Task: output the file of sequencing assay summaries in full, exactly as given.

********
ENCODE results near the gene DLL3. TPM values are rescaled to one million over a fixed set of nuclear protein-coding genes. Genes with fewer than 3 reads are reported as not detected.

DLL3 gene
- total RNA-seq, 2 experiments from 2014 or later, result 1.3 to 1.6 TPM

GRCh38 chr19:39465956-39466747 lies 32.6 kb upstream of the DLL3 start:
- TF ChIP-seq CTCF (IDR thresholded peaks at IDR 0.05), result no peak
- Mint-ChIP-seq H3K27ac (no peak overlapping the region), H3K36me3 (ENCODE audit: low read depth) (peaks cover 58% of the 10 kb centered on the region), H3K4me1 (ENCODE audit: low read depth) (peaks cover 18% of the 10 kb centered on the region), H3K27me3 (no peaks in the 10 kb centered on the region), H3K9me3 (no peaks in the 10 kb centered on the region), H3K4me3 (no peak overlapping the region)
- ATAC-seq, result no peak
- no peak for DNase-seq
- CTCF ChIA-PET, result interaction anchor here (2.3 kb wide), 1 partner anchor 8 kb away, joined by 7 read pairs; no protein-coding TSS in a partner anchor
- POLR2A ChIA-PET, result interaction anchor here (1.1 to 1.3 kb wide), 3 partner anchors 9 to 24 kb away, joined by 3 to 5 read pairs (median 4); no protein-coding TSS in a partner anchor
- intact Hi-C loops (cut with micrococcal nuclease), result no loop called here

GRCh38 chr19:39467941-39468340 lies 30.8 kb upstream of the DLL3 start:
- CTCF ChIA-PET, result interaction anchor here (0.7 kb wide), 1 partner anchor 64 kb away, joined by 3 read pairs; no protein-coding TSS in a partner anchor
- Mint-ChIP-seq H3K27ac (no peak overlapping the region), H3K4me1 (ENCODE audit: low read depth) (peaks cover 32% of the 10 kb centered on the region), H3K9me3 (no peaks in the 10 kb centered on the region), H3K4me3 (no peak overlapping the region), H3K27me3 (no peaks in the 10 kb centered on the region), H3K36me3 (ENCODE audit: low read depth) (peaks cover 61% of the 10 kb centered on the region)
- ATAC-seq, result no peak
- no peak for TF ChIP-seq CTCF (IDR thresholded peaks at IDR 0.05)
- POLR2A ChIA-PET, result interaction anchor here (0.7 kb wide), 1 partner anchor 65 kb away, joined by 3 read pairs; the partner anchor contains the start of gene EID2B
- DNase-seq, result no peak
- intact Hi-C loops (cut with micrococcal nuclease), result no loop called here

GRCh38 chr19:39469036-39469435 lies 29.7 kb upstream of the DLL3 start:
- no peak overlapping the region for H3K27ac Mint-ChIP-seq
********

ENCODE results near the gene DLL3. TPM values are rescaled to one million over a fixed set of nuclear protein-coding genes. Genes with fewer than 3 reads are reported as not detected.

DLL3 gene
- total RNA-seq, 2 experiments from 2014 or later, result 1.3 to 1.6 TPM

GRCh38 chr19:39465956-39466747 lies 32.6 kb upstream of the DLL3 start:
- TF ChIP-seq CTCF (IDR thresholded peaks at IDR 0.05), result no peak
- Mint-ChIP-seq H3K27ac (no peak overlapping the region), H3K36me3 (ENCODE audit: low read depth) (peaks cover 58% of the 10 kb centered on the region), H3K4me1 (ENCODE audit: low read depth) (peaks cover 18% of the 10 kb centered on the region), H3K27me3 (no peaks in the 10 kb centered on the region), H3K9me3 (no peaks in the 10 kb centered on the region), H3K4me3 (no peak overlapping the region)
- ATAC-seq, result no peak
- no peak for DNase-seq
- CTCF ChIA-PET, result interaction anchor here (2.3 kb wide), 1 partner anchor 8 kb away, joined by 7 read pairs; no protein-coding TSS in a partner anchor
- POLR2A ChIA-PET, result interaction anchor here (1.1 to 1.3 kb wide), 3 partner anchors 9 to 24 kb away, joined by 3 to 5 read pairs (median 4); no protein-coding TSS in a partner anchor
- intact Hi-C loops (cut with micrococcal nuclease), result no loop called here

GRCh38 chr19:39467941-39468340 lies 30.8 kb upstream of the DLL3 start:
- CTCF ChIA-PET, result interaction anchor here (0.7 kb wide), 1 partner anchor 64 kb away, joined by 3 read pairs; no protein-coding TSS in a partner anchor
- Mint-ChIP-seq H3K27ac (no peak overlapping the region), H3K4me1 (ENCODE audit: low read depth) (peaks cover 32% of the 10 kb centered on the region), H3K9me3 (no peaks in the 10 kb centered on the region), H3K4me3 (no peak overlapping the region), H3K27me3 (no peaks in the 10 kb centered on the region), H3K36me3 (ENCODE audit: low read depth) (peaks cover 61% of the 10 kb centered on the region)
- ATAC-seq, result no peak
- no peak for TF ChIP-seq CTCF (IDR thresholded peaks at IDR 0.05)
- POLR2A ChIA-PET, result interaction anchor here (0.7 kb wide), 1 partner anchor 65 kb away, joined by 3 read pairs; the partner anchor contains the start of gene EID2B
- DNase-seq, result no peak
- intact Hi-C loops (cut with micrococcal nuclease), result no loop called here

GRCh38 chr19:39469036-39469435 lies 29.7 kb upstream of the DLL3 start:
- no peak overlapping the region for H3K27ac Mint-ChIP-seq